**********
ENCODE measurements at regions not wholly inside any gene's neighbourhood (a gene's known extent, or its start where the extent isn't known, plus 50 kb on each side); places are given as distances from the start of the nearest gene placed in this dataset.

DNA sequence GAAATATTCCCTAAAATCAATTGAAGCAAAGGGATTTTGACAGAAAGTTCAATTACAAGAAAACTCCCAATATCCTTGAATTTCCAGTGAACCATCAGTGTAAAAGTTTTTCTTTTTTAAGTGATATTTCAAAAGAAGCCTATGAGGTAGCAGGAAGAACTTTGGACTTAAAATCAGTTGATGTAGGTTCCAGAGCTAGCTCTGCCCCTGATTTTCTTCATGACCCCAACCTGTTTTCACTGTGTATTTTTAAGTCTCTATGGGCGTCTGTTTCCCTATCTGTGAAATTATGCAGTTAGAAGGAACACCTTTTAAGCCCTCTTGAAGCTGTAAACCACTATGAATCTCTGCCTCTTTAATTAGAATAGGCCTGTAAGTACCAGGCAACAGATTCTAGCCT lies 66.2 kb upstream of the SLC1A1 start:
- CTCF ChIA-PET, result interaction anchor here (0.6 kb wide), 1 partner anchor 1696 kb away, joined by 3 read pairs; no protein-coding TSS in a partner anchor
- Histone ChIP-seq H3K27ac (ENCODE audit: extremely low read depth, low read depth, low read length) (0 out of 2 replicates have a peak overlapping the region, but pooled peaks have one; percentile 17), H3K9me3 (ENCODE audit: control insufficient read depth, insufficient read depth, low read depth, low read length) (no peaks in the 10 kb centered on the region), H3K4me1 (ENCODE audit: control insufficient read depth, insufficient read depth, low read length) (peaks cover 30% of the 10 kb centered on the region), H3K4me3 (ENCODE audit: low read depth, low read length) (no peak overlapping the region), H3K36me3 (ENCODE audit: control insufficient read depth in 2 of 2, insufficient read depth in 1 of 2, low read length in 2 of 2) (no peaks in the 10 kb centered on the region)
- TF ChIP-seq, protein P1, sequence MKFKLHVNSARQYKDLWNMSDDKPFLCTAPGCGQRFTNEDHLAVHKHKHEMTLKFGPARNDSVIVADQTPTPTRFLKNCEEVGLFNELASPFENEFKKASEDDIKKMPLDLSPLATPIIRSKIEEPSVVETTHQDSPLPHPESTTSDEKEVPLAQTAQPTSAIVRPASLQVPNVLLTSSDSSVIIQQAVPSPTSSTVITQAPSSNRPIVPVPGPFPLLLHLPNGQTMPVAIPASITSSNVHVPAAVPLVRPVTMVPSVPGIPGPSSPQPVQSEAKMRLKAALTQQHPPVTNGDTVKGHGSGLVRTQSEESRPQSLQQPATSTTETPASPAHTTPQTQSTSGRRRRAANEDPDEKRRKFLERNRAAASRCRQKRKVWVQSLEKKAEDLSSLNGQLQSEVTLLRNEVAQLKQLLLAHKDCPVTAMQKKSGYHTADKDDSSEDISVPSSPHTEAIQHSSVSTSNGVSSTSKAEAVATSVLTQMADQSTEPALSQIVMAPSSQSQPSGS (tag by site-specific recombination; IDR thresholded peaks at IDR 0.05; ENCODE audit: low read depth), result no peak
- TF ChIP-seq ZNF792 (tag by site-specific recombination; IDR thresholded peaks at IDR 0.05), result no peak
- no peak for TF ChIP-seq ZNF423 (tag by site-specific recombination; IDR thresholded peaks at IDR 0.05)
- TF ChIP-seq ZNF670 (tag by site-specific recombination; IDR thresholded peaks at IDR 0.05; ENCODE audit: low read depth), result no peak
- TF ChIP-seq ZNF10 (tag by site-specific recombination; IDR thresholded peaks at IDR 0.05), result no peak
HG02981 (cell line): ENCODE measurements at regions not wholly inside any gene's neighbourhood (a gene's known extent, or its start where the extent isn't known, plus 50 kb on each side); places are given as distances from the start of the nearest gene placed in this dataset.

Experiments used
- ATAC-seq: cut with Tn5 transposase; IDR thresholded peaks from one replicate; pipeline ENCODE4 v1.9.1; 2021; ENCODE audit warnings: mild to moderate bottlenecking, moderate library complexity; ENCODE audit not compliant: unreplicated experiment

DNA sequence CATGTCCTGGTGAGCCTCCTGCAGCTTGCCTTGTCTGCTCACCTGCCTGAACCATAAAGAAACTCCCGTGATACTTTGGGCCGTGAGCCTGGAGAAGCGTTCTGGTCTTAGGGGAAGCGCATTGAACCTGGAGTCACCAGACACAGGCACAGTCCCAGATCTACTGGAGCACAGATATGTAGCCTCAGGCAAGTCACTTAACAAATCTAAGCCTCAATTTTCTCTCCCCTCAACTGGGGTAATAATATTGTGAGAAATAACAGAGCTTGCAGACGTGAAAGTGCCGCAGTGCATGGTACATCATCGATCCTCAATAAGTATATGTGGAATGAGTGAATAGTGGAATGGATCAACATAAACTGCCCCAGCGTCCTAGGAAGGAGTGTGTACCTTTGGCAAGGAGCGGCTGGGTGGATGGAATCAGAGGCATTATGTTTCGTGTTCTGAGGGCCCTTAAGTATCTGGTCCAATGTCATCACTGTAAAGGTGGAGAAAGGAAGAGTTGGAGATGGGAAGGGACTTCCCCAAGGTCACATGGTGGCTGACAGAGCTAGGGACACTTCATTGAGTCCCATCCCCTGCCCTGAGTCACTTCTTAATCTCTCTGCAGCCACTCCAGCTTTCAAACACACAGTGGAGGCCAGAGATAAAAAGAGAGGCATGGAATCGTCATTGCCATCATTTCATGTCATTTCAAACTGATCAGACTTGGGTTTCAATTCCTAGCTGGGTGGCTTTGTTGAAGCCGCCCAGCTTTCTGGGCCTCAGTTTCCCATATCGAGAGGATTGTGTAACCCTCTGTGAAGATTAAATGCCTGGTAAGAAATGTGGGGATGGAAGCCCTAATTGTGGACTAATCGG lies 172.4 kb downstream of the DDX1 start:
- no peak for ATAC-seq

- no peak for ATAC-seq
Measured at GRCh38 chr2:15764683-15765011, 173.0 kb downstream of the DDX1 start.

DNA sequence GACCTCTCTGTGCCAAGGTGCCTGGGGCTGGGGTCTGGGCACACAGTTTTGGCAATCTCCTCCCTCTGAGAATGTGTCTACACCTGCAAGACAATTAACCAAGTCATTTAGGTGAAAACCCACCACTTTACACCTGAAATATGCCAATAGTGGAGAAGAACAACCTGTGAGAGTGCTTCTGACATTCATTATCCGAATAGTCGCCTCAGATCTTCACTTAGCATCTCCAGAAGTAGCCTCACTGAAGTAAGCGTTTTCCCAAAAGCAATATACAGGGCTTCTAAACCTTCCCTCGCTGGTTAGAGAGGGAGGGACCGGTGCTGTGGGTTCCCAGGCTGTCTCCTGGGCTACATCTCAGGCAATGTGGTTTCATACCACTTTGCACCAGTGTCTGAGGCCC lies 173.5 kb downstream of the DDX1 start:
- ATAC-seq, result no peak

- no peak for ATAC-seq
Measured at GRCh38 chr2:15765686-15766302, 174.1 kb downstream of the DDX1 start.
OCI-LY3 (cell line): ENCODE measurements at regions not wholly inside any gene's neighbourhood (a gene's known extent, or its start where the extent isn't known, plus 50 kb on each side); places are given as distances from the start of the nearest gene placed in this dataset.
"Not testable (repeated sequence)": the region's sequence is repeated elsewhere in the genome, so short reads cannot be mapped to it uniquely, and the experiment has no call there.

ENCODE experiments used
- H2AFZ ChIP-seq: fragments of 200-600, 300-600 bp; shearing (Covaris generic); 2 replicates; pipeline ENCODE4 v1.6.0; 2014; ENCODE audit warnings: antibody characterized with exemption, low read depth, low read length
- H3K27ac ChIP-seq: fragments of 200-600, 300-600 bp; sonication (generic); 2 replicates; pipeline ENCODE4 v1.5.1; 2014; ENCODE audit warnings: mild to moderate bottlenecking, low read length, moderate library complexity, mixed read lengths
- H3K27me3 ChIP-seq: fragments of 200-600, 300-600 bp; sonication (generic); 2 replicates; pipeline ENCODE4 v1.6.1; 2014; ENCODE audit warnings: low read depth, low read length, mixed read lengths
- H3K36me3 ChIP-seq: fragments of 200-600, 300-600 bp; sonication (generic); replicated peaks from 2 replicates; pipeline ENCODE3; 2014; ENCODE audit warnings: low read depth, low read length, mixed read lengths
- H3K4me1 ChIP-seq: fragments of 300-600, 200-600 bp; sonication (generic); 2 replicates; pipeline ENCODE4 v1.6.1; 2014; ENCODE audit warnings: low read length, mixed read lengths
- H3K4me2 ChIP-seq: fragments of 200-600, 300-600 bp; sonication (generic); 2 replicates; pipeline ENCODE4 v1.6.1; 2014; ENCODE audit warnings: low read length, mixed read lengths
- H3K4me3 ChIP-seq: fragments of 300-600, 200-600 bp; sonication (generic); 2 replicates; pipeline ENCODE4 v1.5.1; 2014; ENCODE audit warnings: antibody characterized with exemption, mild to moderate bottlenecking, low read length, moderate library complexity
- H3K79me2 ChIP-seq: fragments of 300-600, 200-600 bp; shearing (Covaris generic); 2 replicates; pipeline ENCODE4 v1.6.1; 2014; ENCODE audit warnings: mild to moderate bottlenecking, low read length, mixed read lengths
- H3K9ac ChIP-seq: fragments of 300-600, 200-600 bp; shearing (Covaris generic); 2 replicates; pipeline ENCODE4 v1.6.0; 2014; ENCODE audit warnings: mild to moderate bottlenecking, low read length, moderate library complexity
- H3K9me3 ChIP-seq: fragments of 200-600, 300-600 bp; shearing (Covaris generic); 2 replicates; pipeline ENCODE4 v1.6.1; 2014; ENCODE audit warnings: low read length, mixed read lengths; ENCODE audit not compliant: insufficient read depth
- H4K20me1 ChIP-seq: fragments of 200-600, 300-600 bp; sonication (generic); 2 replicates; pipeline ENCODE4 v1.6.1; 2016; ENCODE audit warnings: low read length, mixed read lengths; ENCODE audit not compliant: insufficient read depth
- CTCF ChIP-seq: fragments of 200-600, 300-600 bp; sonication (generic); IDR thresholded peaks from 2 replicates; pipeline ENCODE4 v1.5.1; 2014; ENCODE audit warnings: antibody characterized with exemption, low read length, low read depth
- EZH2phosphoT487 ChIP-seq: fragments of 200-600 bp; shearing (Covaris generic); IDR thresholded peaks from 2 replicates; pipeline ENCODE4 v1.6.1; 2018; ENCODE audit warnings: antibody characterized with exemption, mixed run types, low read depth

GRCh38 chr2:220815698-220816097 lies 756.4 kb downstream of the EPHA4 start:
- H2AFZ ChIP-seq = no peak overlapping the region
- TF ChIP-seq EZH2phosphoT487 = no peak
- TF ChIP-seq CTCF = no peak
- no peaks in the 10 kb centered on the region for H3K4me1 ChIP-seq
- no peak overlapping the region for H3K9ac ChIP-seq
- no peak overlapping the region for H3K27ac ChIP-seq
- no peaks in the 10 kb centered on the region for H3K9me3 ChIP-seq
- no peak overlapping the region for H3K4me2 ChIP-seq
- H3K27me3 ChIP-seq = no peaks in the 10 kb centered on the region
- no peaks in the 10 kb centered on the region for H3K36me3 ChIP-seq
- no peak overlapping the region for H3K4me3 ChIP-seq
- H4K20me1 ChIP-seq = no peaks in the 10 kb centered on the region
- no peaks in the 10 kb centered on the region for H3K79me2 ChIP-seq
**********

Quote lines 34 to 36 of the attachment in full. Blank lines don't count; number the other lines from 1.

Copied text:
- H4K20me1 ChIP-seq: fragments of 200-600, 300-600 bp; sonication (generic); 2 replicates; pipeline ENCODE4 v1.6.1; 2016; ENCODE audit warnings: low read length, mixed read lengths; ENCODE audit not compliant: insufficient read depth
- CTCF ChIP-seq: fragments of 200-600, 300-600 bp; sonication (generic); IDR thresholded peaks from 2 replicates; pipeline ENCODE4 v1.5.1; 2014; ENCODE audit warnings: antibody characterized with exemption, low read length, low read depth
- EZH2phosphoT487 ChIP-seq: fragments of 200-600 bp; shearing (Covaris generic); IDR thresholded peaks from 2 replicates; pipeline ENCODE4 v1.6.1; 2018; ENCODE audit warnings: antibody characterized with exemption, mixed run types, low read depth